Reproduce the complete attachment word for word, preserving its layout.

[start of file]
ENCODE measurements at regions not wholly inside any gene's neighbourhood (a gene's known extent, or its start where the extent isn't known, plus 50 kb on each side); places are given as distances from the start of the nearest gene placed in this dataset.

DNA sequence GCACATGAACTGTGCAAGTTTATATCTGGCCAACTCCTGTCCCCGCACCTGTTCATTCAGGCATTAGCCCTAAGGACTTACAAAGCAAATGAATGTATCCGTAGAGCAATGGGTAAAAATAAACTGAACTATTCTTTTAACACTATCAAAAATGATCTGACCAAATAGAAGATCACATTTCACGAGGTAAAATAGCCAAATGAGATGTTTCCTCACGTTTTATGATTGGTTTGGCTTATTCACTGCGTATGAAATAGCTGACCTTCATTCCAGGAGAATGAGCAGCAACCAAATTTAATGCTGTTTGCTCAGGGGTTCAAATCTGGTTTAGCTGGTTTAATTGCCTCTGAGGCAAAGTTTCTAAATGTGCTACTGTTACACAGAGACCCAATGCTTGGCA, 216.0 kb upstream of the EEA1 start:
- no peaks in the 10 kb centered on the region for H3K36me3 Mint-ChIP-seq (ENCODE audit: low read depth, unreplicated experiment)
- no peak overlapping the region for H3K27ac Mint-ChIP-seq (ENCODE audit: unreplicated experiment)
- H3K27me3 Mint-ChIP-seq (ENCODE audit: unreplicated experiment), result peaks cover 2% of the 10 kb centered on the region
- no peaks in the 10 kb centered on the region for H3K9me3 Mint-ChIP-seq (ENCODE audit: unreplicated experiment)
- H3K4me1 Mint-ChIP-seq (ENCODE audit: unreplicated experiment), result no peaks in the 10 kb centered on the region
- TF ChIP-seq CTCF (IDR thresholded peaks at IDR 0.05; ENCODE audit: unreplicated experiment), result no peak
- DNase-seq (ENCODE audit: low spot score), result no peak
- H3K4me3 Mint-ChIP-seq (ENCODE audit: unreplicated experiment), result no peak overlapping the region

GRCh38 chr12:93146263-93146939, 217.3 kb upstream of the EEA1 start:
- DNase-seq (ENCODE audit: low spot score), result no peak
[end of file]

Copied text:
ENCODE measurements at regions not wholly inside any gene's neighbourhood (a gene's known extent, or its start where the extent isn't known, plus 50 kb on each side); places are given as distances from the start of the nearest gene placed in this dataset.

DNA sequence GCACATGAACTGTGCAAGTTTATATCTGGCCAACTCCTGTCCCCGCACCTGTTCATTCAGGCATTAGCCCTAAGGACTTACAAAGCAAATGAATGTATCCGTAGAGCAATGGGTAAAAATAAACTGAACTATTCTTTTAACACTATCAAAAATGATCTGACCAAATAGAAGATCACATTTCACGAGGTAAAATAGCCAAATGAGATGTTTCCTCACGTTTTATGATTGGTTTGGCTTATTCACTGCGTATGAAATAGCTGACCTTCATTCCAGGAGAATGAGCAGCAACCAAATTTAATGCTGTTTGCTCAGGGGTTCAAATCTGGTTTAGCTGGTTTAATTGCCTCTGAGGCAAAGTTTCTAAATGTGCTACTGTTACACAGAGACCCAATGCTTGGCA, 216.0 kb upstream of the EEA1 start:
- no peaks in the 10 kb centered on the region for H3K36me3 Mint-ChIP-seq (ENCODE audit: low read depth, unreplicated experiment)
- no peak overlapping the region for H3K27ac Mint-ChIP-seq (ENCODE audit: unreplicated experiment)
- H3K27me3 Mint-ChIP-seq (ENCODE audit: unreplicated experiment), result peaks cover 2% of the 10 kb centered on the region
- no peaks in the 10 kb centered on the region for H3K9me3 Mint-ChIP-seq (ENCODE audit: unreplicated experiment)
- H3K4me1 Mint-ChIP-seq (ENCODE audit: unreplicated experiment), result no peaks in the 10 kb centered on the region
- TF ChIP-seq CTCF (IDR thresholded peaks at IDR 0.05; ENCODE audit: unreplicated experiment), result no peak
- DNase-seq (ENCODE audit: low spot score), result no peak
- H3K4me3 Mint-ChIP-seq (ENCODE audit: unreplicated experiment), result no peak overlapping the region

GRCh38 chr12:93146263-93146939, 217.3 kb upstream of the EEA1 start:
- DNase-seq (ENCODE audit: low spot score), result no peak